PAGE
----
Exec abandoned by Interior's new SES RIF rule

William Schmidt, a Senior Executive Service (SES) member and an employee of the Interior Department, discovered that his agency did not care enough to protect him when the position he occupied was abolished.

Schmidt was chief of environmental technology at Interior's Bureau of Mines for about six years and then was removed from the SES as part of a reduction in force (RIF).

In 1995, Interior updated its SES RIF procedures to bring them into compliance with revised regulations issued by the Office of Personnel Management (OPM). Interior had been using departmentwide competitive areas in its SES RIF procedures. If a RIF were needed anywhere in the department, the entire departmental SES cadre was placed in a RIF situation. Top management felt this was not an efficient approach.

In updating its RIF procedures, Interior decided to provide for bureauwide competitive areas. By reducing the area of competition, Interior officials felt that disruption and expense also would be reduced.

In July 1995, Interior issued its final revised SES RIF procedures, which established competitive areas composed of bureaus and organizational components equivalent to bureaus. The SES members who received the most retention credit were those with the highest performance appraisals in the past four years and those with performance recognition awards.

After the revised procedures were adopted, a RIF notice dated March 29, 1996, informed Schmidt that his position had been abolished and that he was subject to removal from the SES.

The RIF took effect June 4, 1996. Schmidt was removed from the SES and placed in a GS-15 position with the National Park Service.

Schmidt appealed his removal from the SES to the Merit Systems Protection Board. He contended that by revising its SES RIF plan so that competitive areas were limited to bureaus, Interior failed to comply with the procedures for SES RIFs required by law. He also claimed that agency officials did not follow proper procedures when they failed to place him in another SES position within Interior.

The MSPB rejected Schmidt's arguments. First, in pre-hearing rulings, the board's administrative judge determined that Schmidt's challenge to the agency's efforts to place him and other employees of the bureau did not concern the "competitive procedures" required by law and therefore was not within the jurisdiction of the MSPB.

Following a hearing, the judge concluded that Interior had not violated the law by developing an SES RIF plan that narrowed the scope of competition. The judge also said the revised SES RIF plan did not run afoul of the law by retaining individuals based on their location in the agency rather than on their performance. Accordingly, the judge sustained the action of Interior, prompting Schmidt to turn to the U.S. Court of Appeals for the Federal Circuit.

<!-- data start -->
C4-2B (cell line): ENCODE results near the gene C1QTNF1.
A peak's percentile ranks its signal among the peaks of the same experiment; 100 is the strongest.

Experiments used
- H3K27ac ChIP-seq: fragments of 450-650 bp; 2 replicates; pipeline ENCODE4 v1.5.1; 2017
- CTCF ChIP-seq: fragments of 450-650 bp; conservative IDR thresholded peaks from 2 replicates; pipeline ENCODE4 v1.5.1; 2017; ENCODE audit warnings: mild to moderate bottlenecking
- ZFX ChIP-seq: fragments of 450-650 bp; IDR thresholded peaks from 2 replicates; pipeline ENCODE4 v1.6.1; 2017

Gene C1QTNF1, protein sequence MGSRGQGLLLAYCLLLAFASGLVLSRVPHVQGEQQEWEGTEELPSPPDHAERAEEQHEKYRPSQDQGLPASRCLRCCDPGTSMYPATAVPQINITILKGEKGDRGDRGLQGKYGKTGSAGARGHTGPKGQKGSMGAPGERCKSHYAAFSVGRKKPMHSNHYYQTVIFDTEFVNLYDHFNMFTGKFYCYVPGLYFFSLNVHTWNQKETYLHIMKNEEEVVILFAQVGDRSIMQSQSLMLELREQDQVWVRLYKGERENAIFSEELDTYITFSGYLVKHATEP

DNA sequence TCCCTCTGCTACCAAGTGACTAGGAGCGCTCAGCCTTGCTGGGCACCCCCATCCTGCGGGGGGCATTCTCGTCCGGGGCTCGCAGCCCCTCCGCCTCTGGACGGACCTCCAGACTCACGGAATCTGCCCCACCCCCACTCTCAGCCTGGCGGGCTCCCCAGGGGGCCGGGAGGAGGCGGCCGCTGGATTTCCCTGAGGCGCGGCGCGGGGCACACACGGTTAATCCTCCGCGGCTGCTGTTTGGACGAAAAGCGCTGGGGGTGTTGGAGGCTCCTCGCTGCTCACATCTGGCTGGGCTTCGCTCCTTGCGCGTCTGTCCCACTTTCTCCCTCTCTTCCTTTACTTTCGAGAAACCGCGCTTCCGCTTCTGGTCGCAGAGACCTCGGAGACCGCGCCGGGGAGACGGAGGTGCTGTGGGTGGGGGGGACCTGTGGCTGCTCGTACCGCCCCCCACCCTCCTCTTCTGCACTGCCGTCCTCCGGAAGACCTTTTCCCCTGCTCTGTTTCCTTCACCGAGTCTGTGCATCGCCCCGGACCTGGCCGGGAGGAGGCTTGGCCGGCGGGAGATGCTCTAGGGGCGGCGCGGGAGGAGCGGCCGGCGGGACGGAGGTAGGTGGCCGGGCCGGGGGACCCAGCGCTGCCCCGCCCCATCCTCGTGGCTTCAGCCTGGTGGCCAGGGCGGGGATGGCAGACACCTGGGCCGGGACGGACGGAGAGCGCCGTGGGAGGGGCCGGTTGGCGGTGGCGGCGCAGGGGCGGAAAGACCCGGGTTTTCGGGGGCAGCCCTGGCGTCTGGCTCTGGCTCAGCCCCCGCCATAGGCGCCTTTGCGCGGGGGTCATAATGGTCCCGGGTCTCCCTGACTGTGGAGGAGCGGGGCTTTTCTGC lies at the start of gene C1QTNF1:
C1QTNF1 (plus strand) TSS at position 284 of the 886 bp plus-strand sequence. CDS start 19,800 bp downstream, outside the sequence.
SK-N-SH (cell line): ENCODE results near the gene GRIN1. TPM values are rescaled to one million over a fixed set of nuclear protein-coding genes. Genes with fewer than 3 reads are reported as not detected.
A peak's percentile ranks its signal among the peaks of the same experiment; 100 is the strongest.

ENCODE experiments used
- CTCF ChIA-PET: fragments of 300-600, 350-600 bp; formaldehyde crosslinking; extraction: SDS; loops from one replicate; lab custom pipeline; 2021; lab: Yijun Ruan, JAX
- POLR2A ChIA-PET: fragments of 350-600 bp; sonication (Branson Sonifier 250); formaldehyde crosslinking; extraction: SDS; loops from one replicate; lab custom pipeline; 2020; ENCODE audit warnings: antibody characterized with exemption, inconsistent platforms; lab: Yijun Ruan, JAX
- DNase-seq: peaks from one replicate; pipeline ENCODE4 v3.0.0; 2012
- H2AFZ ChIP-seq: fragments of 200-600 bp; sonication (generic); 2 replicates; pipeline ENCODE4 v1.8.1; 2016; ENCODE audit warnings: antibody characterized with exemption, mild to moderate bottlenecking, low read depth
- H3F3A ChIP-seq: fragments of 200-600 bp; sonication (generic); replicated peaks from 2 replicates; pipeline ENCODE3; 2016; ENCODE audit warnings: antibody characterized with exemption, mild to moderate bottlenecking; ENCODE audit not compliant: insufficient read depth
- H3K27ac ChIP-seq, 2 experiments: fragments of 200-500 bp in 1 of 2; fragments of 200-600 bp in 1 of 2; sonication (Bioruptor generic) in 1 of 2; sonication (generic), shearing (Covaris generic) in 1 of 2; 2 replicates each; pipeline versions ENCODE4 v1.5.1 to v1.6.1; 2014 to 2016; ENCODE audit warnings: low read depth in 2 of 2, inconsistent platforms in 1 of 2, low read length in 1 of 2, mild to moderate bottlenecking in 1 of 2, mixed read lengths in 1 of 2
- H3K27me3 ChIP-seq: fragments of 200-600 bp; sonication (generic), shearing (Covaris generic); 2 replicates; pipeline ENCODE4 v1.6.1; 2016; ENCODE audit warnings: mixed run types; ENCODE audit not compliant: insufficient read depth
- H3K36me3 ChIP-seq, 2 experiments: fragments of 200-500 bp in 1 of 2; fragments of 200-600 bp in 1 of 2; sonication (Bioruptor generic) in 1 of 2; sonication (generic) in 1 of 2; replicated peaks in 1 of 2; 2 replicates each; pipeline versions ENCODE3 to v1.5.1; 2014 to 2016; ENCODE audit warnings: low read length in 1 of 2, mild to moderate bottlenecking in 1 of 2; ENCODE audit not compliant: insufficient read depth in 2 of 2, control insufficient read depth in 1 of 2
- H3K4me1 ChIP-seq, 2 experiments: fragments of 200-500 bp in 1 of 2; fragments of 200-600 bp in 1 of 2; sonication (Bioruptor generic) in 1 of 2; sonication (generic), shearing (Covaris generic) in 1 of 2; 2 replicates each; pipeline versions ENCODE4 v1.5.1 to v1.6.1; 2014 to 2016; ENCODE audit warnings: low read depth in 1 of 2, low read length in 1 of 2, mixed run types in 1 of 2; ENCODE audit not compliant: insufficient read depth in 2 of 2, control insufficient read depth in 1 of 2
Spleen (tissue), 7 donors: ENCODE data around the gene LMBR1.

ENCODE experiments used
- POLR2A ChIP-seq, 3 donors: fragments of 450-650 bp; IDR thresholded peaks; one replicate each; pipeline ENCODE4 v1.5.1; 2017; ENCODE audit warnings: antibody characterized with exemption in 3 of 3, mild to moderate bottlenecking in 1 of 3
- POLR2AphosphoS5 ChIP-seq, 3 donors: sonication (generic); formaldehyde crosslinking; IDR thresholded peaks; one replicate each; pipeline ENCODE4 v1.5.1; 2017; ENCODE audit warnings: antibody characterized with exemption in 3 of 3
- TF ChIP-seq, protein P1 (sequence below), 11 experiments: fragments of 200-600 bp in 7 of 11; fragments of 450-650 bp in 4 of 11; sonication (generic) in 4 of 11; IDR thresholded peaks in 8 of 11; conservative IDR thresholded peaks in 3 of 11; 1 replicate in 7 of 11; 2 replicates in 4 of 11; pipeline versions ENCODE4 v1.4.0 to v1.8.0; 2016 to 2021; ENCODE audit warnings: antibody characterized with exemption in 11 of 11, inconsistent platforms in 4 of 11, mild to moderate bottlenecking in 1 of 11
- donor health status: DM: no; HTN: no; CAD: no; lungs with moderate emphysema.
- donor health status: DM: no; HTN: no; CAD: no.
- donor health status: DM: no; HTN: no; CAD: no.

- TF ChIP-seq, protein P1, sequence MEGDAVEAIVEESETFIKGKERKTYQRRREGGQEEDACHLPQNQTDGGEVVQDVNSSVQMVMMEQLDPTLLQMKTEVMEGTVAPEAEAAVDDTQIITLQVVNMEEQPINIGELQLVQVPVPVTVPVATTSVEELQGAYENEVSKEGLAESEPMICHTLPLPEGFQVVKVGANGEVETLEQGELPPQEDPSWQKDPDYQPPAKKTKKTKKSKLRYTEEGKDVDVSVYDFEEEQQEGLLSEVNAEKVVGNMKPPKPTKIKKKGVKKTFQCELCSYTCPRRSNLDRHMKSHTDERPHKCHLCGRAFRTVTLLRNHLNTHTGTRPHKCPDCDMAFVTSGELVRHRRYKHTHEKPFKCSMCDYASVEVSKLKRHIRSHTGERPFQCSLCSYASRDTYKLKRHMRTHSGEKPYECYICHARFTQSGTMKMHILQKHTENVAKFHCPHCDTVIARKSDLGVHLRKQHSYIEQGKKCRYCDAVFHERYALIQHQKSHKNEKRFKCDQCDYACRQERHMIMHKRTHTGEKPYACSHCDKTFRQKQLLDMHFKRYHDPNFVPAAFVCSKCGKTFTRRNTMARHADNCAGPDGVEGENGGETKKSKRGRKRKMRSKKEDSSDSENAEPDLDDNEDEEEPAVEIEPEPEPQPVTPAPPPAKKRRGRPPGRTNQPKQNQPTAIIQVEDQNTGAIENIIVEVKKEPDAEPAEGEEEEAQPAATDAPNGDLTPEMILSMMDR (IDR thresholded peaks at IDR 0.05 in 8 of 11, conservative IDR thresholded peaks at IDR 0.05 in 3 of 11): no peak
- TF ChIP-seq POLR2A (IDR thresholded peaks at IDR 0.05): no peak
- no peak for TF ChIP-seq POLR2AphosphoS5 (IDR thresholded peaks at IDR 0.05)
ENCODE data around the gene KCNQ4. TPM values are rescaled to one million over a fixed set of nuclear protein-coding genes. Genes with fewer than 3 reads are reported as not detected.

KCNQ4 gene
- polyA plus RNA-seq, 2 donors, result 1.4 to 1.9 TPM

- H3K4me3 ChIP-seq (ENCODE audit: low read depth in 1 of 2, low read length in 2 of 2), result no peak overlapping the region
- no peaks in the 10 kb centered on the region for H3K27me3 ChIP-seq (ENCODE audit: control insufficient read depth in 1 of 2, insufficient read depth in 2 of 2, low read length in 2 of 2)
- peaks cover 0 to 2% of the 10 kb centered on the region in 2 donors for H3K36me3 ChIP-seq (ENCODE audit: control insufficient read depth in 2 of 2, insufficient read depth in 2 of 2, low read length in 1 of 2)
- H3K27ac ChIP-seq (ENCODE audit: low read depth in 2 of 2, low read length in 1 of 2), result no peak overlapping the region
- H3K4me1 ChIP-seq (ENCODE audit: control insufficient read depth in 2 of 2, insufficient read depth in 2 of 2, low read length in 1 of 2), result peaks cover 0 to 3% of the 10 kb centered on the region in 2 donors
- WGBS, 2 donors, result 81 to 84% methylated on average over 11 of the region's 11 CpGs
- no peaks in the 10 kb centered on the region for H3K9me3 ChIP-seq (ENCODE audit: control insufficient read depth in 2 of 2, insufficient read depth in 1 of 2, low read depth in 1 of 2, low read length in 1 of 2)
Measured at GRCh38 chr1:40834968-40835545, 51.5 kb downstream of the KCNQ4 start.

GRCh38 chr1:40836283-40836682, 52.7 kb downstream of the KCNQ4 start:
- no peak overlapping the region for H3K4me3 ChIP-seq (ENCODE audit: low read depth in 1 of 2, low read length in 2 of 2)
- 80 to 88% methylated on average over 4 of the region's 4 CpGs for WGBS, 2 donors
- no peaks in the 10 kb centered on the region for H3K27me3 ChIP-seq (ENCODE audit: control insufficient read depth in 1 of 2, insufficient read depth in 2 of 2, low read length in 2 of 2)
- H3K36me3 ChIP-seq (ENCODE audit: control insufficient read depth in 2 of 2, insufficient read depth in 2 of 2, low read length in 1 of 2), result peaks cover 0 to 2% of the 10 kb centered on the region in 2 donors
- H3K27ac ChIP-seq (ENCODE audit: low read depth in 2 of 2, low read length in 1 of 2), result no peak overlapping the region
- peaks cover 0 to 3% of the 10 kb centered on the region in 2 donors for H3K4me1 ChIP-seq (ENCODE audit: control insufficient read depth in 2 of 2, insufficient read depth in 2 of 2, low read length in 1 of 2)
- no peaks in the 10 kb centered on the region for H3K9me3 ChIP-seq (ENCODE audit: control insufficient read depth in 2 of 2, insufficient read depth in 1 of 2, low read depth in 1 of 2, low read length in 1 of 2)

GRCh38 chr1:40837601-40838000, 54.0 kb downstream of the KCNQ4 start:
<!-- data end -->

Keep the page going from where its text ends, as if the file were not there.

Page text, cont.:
Schmidt asserted the same arguments that he raised before the MSPB. He cited federal law which states that an agency determining who will be removed from the SES during a RIF should do so primarily based on performance. Schmidt also argued that the RIF procedures adopted by Interior in 1995 violated the law and federal regulations because they limited competitive areas to bureaus.

But in its review (William B. Schmidt v. Department of the Interior, U.S. Court of Appeals for the Federal Circuit, 97-3379, Aug. 20, 1998), the court noted that no language in the statute requires an agency conducting a RIF of SES employees to adopt departmentwide competitive areas.

The law only requires that agencies design RIF procedures to ensure that the determination as to which employees will be removed will be made "primarily on the basis of performance." The court also noted that Congress had been urged by the Senior Executive Association to adopt statutory language that would have required departmentwide competitive areas but declined to do so.

Neither the language of the statute, the legislative history nor OPM's guidance on the statute supported Schmidt's contention that Interior was required to adopt departmentwide competitive areas as part of its SES RIF procedures.

As for Schmidt's contention that the MSPB should have heard his case, the court disagreed. "Congress specifically amended [the law] to eliminate MSPB jurisdiction for exactly the type of claim asserted by Mr. Schmidt," the court ruled.

The letter of the law was not violated when Interior changed its SES RIF procedures. But what about the spirit of the law? I thought the SES represented an elite corps of government executives. When an agency, for budgetary reasons, reduces its need for an SES position, shouldn't the individual in that position be allowed to compete among all his peers?

Members of the SES are expected to be mobile. If necessary, they are expected to move their families wherever their agency tells them to move. Shouldn't such a commitment be matched by a similar commitment from the agency to find another position for the employee if a position is abolished? I think it should, no matter what the law says. Schmidt wasn't treated right by Interior. It's a pity that he couldn't find a legal leg to stand on.

-- Bureaucratus is a retired federal employee who contributes regularly to Federal Computer Week.

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